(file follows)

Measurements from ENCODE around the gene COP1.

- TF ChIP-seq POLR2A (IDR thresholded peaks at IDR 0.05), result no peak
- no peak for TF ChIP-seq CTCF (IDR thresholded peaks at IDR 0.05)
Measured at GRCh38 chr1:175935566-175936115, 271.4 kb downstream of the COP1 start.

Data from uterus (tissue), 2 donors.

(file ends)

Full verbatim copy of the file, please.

Measurements from ENCODE around the gene COP1.

- TF ChIP-seq POLR2A (IDR thresholded peaks at IDR 0.05), result no peak
- no peak for TF ChIP-seq CTCF (IDR thresholded peaks at IDR 0.05)
Measured at GRCh38 chr1:175935566-175936115, 271.4 kb downstream of the COP1 start.

Data from uterus (tissue), 2 donors.